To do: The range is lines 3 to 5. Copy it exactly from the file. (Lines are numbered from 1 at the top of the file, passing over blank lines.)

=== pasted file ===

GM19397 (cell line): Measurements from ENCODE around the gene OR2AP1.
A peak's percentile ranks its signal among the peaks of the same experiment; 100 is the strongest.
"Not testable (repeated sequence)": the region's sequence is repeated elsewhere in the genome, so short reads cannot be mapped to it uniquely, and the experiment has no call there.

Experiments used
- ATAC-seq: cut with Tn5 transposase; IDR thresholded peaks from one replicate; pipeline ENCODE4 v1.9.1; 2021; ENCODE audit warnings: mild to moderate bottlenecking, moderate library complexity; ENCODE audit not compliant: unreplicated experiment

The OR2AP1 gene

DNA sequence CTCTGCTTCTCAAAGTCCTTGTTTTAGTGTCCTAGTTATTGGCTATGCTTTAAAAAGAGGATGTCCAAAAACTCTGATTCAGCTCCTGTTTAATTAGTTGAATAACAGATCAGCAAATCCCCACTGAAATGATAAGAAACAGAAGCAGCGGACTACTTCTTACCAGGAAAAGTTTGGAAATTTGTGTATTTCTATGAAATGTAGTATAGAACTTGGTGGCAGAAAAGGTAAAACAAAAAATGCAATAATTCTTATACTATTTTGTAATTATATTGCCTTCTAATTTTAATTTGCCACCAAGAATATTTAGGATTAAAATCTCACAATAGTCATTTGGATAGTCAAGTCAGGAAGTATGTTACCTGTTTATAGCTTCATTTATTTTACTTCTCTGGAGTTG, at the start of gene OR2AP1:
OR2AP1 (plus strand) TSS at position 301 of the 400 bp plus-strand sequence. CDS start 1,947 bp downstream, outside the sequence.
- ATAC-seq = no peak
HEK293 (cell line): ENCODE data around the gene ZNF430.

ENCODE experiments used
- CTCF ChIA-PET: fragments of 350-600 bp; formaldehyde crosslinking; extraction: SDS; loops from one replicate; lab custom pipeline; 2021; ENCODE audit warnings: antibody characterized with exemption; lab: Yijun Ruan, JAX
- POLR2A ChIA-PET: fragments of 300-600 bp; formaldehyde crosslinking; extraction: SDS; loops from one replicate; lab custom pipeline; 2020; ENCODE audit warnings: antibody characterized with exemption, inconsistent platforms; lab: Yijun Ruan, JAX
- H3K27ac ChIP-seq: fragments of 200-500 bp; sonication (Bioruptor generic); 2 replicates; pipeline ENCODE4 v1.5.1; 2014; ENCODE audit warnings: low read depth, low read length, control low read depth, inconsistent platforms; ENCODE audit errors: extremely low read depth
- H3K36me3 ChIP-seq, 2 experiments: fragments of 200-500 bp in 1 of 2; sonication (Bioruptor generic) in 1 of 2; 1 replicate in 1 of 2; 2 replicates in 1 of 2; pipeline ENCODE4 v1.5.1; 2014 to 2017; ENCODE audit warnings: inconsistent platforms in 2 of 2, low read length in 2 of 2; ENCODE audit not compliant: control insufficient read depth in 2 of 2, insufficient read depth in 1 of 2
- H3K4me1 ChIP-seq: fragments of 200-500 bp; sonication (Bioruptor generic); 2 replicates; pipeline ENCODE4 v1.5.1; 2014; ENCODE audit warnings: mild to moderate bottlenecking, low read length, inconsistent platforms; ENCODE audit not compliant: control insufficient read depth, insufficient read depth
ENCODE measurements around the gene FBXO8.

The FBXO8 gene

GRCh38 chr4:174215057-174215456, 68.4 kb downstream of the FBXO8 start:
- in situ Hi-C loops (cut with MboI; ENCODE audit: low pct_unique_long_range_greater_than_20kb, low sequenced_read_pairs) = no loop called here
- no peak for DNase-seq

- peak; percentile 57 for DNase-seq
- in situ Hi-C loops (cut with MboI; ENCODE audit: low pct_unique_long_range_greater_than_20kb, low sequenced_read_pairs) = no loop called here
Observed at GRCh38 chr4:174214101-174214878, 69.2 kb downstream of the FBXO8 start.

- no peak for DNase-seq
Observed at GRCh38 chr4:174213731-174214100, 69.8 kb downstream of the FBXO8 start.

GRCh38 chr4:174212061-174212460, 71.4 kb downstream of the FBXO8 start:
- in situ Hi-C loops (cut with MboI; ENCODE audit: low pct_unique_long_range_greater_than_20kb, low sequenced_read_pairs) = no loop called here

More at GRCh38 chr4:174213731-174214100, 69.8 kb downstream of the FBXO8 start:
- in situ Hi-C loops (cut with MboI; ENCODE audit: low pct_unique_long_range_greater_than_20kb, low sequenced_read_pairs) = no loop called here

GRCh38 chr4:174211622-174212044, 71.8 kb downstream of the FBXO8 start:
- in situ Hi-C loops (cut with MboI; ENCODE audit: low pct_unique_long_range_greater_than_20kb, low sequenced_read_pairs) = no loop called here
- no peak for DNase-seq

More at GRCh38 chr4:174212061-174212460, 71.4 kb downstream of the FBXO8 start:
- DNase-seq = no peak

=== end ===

"Not testable (repeated sequence)": the region's sequence is repeated elsewhere in the genome, so short reads cannot be mapped to it uniquely, and the experiment has no call there.

Experiments used
- ATAC-seq: cut with Tn5 transposase; IDR thresholded peaks from one replicate; pipeline ENCODE4 v1.9.1; 2021; ENCODE audit warnings: mild to moderate bottlenecking, moderate library complexity; ENCODE audit not compliant: unreplicated experiment